U.S. District Court Judge Beryl A. Howell has denied requests for preliminary injunctions filed (1) by the Safari Club International to enjoin enforcement of endangered species status for non-native captive populations of the scimitar-horned oryx, dama gazelle, and addax, three species of antelope; and (2) by Exotic Wildlife Association, a group of Texas ranchers that own most of the state’s exotic wildlife, to stop the enforcement of a final Fish & Wildlife Service rule that goes into effect today, April 4, 2012, that would end the exemption since 2005 that has allowed these endangered antelope species to be bred and held on ranches and then killed in captive or canned hunts, all under the guise of "conservation".
On "September 2, 2005, the FWS listed the Three Antelope species as endangered under the ESA, after finding that the Three Antelope species faced extinction because
of all of the endangered species listing factors other than ‘disease or predation.’ 70 Fed. Reg. at 52,321-52,322 (Sept. 2, 2005).
"At the same time, the FWS added a new regulation, codified at 50 C.F.R. § 17.21(h), authorizing certain otherwise prohibited activities for U.S. captive-bred individuals of the Three Antelope species … See 70 Fed. Reg. 52,319-52,320 (Sept. 2, 2005). The FWS noted at that time that ‘[c]aptive-breeding programs operated by zoos and private ranches have effectively increased the numbers of these animals while genetically managing their herds. As future opportunities arise for reintroduction in the antelope range countries, captive-breeding programs will be able to provide genetically diverse and otherwise suitable specimens. Currently, however, continued habitat loss and wonton killing have made reintroduction [of captive-bred herds to the wild] nonviable in most
cases.’ 70 Fed. Reg. at 52,322 (Sept. 2, 2005).
"Animals rights groups, including the defendant-intervenors, subsequently and successfully filed suit alleging that the FWS unlawfully promulgated the Captive-bred Exemption. See Friends of Animals v. Salazar, 626 F. Supp. 2d 102 (D.D.C. 2009) (Kennedy, J.). SCI and EWA intervened as defendants in that consolidated case. There, Judge Kennedy found that ‘[a]fter examining the text, context, purpose and legislative history of section 10 [of ESA] . . . subsection 10(c) requires case-by-case consideration before the FWS may permit otherwise prohibited acts to enhance the propagation or survival of endangered species,’ and that the ‘blanket exemption’ reflected by the Captive-bred Exemption violated the ESA’s subsection 10(c) requirement to provide public notice in the Federal Register of each application for a permit allowing such otherwise prohibited acts. Id. at 116, 118. The court remanded the rule to the FWS for further proceedings."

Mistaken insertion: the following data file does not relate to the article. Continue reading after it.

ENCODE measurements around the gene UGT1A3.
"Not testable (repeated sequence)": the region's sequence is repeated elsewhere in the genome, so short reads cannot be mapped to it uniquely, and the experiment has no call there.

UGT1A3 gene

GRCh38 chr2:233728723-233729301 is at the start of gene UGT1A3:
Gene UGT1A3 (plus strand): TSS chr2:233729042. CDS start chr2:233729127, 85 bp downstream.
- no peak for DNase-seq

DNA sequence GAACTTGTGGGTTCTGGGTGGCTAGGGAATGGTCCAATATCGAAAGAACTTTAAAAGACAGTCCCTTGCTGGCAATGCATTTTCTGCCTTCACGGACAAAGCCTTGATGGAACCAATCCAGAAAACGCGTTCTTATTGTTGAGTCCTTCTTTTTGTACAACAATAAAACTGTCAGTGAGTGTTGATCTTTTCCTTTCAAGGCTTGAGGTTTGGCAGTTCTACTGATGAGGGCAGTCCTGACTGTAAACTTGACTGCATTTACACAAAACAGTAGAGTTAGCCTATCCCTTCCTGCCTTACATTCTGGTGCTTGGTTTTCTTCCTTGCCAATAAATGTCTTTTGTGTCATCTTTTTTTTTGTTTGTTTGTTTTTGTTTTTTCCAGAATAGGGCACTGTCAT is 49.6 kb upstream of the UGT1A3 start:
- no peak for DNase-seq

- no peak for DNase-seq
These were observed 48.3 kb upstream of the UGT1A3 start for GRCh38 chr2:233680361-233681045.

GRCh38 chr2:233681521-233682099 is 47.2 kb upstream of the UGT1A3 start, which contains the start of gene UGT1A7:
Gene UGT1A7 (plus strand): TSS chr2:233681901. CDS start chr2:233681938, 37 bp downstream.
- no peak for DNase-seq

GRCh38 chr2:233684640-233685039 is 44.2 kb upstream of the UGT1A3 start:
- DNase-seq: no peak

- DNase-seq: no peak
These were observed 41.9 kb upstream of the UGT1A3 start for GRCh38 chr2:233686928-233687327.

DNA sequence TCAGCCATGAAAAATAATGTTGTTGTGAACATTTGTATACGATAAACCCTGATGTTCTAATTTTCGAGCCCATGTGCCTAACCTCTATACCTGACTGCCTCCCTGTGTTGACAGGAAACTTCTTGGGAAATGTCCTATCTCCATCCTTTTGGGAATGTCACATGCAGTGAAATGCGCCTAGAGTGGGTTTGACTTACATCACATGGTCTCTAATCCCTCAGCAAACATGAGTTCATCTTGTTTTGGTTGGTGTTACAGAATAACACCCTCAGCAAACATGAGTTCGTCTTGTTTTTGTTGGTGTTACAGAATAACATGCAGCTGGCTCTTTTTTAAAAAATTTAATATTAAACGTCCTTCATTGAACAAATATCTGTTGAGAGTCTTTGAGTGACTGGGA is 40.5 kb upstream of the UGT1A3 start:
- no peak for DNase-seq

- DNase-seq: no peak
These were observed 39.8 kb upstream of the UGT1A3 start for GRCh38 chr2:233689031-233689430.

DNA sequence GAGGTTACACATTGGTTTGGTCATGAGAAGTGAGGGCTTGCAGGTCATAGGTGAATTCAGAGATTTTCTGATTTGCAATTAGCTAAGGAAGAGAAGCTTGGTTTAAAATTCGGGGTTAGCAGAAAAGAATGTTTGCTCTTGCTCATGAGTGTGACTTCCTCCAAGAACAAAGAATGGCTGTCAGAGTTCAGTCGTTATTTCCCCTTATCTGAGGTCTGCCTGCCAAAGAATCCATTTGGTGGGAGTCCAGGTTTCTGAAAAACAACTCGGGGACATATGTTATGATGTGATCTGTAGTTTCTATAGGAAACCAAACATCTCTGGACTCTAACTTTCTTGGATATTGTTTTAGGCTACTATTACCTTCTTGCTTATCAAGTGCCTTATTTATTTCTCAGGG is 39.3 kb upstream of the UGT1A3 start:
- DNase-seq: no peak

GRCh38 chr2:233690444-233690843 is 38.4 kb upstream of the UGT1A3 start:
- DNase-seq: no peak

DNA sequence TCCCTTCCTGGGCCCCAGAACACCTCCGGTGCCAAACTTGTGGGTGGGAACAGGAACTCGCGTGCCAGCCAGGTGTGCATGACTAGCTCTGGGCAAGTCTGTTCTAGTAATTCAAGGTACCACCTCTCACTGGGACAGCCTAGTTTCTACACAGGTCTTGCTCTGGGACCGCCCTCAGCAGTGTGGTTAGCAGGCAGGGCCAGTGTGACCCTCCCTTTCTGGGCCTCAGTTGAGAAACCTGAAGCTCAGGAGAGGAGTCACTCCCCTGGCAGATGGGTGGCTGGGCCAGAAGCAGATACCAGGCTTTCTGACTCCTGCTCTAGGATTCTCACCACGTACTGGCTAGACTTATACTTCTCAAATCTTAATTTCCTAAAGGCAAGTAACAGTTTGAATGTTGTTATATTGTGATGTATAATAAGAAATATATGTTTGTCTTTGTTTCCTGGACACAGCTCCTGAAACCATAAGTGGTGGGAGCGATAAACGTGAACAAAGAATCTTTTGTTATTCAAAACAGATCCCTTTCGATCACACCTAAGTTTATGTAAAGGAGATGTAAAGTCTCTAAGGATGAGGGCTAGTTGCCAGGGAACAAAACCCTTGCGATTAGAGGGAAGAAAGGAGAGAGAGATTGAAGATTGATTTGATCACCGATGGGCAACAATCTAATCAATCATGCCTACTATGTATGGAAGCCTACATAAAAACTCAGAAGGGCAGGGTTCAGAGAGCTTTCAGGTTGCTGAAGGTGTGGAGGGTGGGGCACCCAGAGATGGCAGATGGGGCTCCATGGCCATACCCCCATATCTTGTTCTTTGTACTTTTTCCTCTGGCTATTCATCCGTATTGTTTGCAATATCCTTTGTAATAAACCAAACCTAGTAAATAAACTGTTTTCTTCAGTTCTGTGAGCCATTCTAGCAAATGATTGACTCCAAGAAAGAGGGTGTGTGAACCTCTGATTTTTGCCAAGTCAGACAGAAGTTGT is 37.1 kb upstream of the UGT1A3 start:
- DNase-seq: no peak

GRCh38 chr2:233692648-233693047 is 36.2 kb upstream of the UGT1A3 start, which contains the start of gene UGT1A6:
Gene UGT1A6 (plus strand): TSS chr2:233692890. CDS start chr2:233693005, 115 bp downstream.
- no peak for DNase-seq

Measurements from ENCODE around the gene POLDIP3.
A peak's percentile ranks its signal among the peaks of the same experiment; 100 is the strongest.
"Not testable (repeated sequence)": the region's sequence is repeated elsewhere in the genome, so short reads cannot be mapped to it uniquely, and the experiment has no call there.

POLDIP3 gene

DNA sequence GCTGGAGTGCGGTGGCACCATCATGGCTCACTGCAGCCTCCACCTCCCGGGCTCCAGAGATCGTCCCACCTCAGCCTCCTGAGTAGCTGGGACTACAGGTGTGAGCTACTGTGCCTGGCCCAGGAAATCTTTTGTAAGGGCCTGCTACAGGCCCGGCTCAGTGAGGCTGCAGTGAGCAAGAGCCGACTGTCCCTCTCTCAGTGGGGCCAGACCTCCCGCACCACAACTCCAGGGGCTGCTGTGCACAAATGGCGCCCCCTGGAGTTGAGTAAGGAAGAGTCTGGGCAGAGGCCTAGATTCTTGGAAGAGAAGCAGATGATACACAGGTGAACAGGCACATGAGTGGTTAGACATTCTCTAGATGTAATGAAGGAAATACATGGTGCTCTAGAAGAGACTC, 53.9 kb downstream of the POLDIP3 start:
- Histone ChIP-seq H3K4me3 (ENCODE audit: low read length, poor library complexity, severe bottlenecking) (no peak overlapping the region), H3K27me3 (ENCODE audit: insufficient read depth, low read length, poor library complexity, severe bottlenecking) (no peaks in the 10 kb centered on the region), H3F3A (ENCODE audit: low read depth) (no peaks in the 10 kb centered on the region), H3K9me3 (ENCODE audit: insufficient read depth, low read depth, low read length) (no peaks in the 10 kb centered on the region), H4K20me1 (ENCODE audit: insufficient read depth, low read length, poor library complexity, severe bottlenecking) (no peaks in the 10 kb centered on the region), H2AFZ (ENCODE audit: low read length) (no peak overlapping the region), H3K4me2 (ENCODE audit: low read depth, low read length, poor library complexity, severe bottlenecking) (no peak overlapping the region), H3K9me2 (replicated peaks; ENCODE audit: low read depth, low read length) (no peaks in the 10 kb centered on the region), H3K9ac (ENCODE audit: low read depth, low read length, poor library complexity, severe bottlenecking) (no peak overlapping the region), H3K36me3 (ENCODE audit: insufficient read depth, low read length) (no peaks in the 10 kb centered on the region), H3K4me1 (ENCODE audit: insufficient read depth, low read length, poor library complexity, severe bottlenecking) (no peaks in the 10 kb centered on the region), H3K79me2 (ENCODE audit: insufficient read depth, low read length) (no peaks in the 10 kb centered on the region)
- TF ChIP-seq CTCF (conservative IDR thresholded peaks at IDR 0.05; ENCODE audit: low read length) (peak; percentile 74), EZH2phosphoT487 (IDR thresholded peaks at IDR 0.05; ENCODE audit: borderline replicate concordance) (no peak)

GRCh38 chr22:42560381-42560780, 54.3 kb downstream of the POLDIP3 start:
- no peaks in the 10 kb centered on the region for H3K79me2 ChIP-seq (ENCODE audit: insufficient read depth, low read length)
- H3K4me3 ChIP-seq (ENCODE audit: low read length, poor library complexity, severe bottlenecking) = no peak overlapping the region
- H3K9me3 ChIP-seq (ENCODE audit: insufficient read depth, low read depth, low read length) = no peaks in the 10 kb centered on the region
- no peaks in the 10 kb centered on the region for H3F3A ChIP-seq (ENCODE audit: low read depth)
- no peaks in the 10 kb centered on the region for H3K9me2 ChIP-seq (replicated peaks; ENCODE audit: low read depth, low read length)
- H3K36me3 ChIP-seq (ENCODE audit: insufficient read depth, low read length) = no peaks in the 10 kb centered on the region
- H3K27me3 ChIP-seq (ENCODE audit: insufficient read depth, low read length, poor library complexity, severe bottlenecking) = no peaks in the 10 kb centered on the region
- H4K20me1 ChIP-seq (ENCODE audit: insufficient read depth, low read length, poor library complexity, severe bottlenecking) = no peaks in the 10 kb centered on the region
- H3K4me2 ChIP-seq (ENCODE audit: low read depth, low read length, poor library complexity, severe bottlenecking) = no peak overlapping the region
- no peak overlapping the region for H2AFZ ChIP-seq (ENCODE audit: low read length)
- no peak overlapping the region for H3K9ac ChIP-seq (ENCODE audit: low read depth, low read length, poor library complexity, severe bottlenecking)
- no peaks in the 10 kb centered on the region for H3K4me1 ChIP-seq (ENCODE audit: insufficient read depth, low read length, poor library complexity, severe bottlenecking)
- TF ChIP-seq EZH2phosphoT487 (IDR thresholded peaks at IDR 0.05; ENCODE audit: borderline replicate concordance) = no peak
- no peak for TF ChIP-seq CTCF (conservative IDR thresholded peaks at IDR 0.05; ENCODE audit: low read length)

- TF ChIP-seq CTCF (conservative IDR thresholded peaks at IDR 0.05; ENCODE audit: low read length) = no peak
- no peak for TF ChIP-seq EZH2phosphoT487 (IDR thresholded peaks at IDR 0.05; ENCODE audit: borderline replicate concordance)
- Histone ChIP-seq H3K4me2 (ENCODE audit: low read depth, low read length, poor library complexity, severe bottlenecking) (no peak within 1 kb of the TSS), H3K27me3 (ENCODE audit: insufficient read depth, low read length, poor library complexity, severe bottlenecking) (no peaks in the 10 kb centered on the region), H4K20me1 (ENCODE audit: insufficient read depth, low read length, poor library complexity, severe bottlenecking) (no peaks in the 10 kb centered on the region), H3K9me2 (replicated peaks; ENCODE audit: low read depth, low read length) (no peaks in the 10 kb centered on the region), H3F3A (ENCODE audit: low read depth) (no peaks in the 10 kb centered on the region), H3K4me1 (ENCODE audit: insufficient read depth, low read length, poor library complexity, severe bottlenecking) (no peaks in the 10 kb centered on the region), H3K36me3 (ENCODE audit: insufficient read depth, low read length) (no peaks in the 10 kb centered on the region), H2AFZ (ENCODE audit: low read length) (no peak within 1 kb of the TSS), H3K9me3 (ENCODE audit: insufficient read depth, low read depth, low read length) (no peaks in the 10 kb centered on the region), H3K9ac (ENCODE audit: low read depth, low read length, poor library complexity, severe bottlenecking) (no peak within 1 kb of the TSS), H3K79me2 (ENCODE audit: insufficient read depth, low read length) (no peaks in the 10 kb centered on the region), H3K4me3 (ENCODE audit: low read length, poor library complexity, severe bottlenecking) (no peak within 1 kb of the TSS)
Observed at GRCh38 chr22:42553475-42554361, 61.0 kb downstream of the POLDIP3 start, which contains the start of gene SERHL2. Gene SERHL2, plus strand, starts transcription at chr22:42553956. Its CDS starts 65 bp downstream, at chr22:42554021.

"On July 7, 2011, the FWS published a proposed rule to withdraw the Captive-bred Exemption, consistent with the holding in Friends of Animals. See 76 Fed. Reg. 39,804 …This would eliminate the exclusion for the Three Antelope species from certain prohibitions in the ESA and require any person intending to engage in otherwise prohibited activity to qualify for an exemption or obtain a permit authorizing such activity."
"On January 5, 2012, FWS issued its final rule removing the Captive-bred Exemption, effective on April 4, 2012 ("Final Rule"). 77 Fed. Reg. 431 (Jan. 5, 2012). The Final Rule explained that "[t]his change to the regulations is in response to a court order that found that the rule for these three species violated section 10(c) of the Act.
"These three antelope species remain listed as endangered under the Act, and a person will need to qualify for an exemption or obtain an authorization under the current statutory and regulatory requirements to conduct any prohibited activities. Id. …
"The Final Rule stated that the FWS ‘considered whether there were alternative means to comply with the Court’s ruling without requiring ranches or other facilities holding these species to obtain a permit or other authorization’ and determined that there was no alternative ‘other than the currently established regulations at 50 C.F.R. 17.21(g) and 17.22 – providing for the
registration of captive-bred wildlife or issuance of a permit – that would provide the public an opportunity to comment on proposed activities being carried out with these species.’ 77 Fed. Reg.at 432.
"The Final Rule also noted that the FWS ‘did not receive any comments or suggestions from the public that presented a viable alternative.’ Id. The FWS provided an ‘extended effective date’ of April 4, 2012 for the Final Rule in order to ‘allow the affected community to either legally sell their specimens, if they choose to divest themselves of these species, or to apply for authorization or permits to continue carrying out previously approved activities.’" Id.
The judge found the defendants had failed to present evidence that would entitle them to preliminary injunctions either to remove these animals from the endangered species list or stop the rule removing the exemption from ESA restrictions; the exemption has allowed the antelope to be bred, hunted down and killed on "game ranches" in captive or canned hunts. Here is a copy of the opinion.
As Priscilla Feral, Friends of Animals, put it to the Los Angeles Times, "They’re breeding those antelopes, they’re seeming them and killing them and calling it conservation. You live a year or two before your head’s blown off – the Endangered Sepcies Act wasn’t created for that." Feral called the idea that this is conservation a "hoax". For more on laws on canned hunts…..